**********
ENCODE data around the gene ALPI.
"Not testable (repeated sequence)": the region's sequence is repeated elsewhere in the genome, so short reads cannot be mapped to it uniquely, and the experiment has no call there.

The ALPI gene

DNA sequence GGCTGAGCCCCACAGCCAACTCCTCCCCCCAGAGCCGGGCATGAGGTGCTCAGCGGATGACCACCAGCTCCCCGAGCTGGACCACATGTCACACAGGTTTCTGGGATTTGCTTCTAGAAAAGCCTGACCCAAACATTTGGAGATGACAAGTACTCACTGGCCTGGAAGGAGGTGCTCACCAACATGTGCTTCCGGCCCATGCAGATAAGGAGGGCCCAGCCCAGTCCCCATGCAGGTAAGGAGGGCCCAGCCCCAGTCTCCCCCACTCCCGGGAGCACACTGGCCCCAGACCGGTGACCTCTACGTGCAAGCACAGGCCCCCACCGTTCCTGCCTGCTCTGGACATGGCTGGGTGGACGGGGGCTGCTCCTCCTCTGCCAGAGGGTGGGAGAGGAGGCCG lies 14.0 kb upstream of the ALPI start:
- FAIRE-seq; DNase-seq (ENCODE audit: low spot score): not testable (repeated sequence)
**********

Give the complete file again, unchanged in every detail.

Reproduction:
ENCODE data around the gene ALPI.
"Not testable (repeated sequence)": the region's sequence is repeated elsewhere in the genome, so short reads cannot be mapped to it uniquely, and the experiment has no call there.

The ALPI gene

DNA sequence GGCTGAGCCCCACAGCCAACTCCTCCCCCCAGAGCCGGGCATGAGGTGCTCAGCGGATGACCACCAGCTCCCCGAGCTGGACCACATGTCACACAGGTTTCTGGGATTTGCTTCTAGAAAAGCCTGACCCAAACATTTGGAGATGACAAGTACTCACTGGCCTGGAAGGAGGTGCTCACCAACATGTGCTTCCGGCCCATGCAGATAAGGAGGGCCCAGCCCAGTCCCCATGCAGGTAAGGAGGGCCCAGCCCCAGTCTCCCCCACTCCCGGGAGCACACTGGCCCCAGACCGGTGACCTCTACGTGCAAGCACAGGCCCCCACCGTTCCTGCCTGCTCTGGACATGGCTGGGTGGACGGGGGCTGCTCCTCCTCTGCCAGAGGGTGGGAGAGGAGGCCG lies 14.0 kb upstream of the ALPI start:
- FAIRE-seq; DNase-seq (ENCODE audit: low spot score): not testable (repeated sequence)